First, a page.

wow awesome post! I too just accidentally baked cookies with self-rising flour. I was afraid of what may happen but to my delight they did turn out pretty nice. It really does prevent it from spreading out into a thin crispy cookie and rather becomes fluffier in consistency.

I accidentally used the self raising flour on a recent batch of chocolate chip / M&M cookies; they turned out to be the best batch I have ever made. I tried to repeat it tonight (because I bragged so much about them at work I ended up promising to bring a batch in) but I didn't get the same results - as far as looks (I haven't tasted them yet). The "accident" batch were perfect in color, spread and texture: they were not oily, didn't spread out to paper thin slices and had a melt-in-your-mouth texture like what you get from a powdered sugar and cream of tartar cookie recipe. When I did the "on-purpose" batch tonight, I used regular flour because I had read the comments about not using self-rising flour....but the cookies ended up spreading more than I would like (I use a half butter / have shortening mix to limit spread too). Do you think that the self rising flour is responsible for the nice looks? or is it just the typical baking experience of never getting the same results twice? The accident batch had other irregularities too (I accidentally increased the butter / shortening mix and had to even it out with an extra 1/2 cup of flour) so I am not sure if the result can all be attributed to the flour. I am hoping that someone with experience with this flour can clue me in: was the flour responsible for the nicely shaped, melt-in-your-mouth texture, best-ever chocolate chip / M&M cookies or was it a combination of all my mistakes? I sure would like to have a chance of repeating my mistake recipe, but deliberately this time!


I just noticed that I bought self-rising flour to make banana breads. The first three loaves went to Texas, Colorado and Georgia for New Year's eve. Everyone commented on how good the bread was. I was about to make two more loaves when I noticed the flour was self-rising. I don't know if the other recipients were just being nice or if there really wasn't a difference. I had not altered the recipe in any way. I’ve sent e-mails but they have not responded. Since the next two loaves are going to my husband's boss and co-workers, I may just wait until I can get to the store for real flour before making them.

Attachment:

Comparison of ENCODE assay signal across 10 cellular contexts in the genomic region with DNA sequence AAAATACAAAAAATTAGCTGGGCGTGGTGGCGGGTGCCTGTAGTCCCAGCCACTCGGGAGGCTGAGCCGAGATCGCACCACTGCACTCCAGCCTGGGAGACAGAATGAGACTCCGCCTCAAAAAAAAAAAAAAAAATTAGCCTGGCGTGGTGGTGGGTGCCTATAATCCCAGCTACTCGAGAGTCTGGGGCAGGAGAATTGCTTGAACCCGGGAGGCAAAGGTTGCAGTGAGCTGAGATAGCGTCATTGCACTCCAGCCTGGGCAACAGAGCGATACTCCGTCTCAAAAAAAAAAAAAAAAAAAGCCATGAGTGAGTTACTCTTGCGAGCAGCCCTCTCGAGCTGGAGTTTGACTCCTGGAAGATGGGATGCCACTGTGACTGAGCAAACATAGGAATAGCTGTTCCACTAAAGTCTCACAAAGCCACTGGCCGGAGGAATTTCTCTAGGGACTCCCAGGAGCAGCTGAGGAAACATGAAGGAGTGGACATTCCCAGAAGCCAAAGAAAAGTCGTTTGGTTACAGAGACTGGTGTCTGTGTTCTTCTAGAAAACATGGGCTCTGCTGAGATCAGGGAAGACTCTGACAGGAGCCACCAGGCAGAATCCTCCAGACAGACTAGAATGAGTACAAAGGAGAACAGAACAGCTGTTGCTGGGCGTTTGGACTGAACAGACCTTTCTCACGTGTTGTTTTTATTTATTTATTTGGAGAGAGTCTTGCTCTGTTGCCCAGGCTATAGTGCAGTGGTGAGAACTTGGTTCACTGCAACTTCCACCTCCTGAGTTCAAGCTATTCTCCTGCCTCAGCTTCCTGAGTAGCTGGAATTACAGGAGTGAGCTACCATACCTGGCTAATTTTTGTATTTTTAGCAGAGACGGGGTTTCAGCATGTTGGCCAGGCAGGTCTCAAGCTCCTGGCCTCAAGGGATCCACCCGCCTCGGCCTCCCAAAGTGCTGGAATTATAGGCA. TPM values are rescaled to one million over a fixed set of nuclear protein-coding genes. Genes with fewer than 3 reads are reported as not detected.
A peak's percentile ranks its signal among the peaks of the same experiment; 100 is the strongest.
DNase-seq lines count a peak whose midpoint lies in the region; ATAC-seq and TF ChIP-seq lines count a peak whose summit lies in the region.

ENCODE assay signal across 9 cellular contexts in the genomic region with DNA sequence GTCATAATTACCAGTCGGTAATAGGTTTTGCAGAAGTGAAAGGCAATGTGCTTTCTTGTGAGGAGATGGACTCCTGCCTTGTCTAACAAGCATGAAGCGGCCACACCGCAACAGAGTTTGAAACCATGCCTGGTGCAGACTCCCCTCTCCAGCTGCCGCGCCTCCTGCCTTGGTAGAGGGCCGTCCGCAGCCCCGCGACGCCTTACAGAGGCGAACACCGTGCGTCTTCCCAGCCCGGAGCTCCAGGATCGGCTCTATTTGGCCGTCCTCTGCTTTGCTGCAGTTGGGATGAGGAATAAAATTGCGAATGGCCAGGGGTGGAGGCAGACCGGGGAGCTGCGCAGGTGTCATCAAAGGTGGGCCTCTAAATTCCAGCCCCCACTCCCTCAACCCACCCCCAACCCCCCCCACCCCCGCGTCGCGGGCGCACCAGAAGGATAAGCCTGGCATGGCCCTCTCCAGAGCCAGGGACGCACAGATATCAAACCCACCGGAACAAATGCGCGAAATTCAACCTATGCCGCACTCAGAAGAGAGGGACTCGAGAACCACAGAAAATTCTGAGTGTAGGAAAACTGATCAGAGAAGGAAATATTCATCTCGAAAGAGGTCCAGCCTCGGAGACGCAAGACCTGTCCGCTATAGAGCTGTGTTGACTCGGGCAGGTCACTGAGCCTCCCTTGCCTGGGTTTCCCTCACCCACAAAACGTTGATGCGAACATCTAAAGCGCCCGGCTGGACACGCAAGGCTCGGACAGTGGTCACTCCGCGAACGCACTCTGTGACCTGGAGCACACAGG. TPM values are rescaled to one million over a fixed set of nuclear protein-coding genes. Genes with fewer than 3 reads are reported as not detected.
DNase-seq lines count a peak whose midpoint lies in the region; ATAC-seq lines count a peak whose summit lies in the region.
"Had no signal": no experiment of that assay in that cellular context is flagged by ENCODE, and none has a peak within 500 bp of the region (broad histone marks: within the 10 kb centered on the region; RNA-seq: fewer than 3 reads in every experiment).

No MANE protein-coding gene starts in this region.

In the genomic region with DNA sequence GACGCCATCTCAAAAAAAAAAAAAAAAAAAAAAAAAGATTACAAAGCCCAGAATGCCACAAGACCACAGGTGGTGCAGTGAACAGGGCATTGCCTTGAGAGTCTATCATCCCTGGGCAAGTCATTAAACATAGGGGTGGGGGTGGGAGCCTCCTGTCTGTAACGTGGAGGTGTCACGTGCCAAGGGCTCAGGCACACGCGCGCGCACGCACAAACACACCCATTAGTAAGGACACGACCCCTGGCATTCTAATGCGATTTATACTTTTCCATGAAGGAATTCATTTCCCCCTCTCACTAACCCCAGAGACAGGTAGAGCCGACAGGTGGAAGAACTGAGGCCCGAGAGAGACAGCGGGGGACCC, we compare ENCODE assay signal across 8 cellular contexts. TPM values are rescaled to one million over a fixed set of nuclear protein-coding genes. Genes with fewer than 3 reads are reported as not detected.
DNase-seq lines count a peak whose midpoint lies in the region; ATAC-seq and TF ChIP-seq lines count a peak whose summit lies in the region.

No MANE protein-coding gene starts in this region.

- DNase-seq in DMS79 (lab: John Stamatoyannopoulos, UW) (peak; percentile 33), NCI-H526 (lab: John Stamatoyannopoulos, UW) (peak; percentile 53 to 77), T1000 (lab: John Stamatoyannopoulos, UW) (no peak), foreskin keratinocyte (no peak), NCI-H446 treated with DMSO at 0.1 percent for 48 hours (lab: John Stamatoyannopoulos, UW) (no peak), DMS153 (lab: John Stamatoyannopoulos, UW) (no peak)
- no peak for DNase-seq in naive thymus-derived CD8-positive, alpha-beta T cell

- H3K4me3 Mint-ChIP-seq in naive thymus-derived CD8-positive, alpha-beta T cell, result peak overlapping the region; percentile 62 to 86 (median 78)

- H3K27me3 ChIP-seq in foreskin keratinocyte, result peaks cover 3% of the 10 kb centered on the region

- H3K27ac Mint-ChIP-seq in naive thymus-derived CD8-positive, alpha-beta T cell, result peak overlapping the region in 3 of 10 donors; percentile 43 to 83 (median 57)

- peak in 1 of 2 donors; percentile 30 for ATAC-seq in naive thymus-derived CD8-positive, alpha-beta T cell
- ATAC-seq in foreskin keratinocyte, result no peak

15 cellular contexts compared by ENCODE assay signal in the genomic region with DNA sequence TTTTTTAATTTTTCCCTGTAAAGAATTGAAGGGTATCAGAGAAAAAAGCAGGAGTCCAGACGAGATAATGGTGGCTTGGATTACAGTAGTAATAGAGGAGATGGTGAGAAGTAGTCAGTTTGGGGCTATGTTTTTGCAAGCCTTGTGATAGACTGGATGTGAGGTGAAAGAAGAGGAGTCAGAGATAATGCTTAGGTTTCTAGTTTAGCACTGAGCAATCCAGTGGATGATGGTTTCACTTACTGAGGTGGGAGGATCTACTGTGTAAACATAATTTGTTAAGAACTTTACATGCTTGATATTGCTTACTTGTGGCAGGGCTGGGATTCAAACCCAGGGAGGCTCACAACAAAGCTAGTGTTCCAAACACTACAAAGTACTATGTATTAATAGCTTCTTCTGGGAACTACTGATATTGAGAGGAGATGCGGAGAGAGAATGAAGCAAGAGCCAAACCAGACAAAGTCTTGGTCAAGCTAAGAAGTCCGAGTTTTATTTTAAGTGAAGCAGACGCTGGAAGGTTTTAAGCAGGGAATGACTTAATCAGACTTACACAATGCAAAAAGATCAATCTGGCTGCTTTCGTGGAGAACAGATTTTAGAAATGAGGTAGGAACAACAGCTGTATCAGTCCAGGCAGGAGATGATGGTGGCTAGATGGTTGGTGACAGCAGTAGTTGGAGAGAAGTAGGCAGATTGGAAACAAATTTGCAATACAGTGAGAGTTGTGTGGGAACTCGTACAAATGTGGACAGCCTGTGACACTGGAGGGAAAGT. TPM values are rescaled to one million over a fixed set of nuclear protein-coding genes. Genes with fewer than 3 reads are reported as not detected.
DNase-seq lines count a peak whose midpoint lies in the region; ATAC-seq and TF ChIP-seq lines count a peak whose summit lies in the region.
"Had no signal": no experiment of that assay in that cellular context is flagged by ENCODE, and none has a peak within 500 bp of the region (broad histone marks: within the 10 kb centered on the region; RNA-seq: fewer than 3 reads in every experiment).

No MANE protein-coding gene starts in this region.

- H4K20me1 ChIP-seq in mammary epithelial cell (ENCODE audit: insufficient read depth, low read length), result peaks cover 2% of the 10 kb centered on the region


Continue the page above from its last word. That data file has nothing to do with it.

BTW, it's an awesome recipe I found in Sara Leah Chase's "Cold Weather Cooking." It calls for plumping up the raisins with rum. Always a hit!

Thank you so much for this article. I have made one chocolate chip cookie recipe since I was eight years old (I am 26 now though I digress) and it has always turned out perfect except for batch one, and two, and three today. I kept changing things then I came across this article and checked my flour and its self-rising. I must have been in a hurry at the store. You have saved me from altering every other ingredient since I never would have checked the bag.

Thanks sooooo very much for this info on the difference in self rising flour and all was extremely helpful as I am snowed in and need to make some things for the Christmas eve gathering at church...
Hopefully, we can get plowed out by then but I will now have delicious goodies on hand thanks to your article..
May you all be blessed beyond measure...

I thought this was so helpful!


I love using self-rising in my cookies. It gives them a different quality and I really enjoy it.

thanks for the info
this really helped with my science project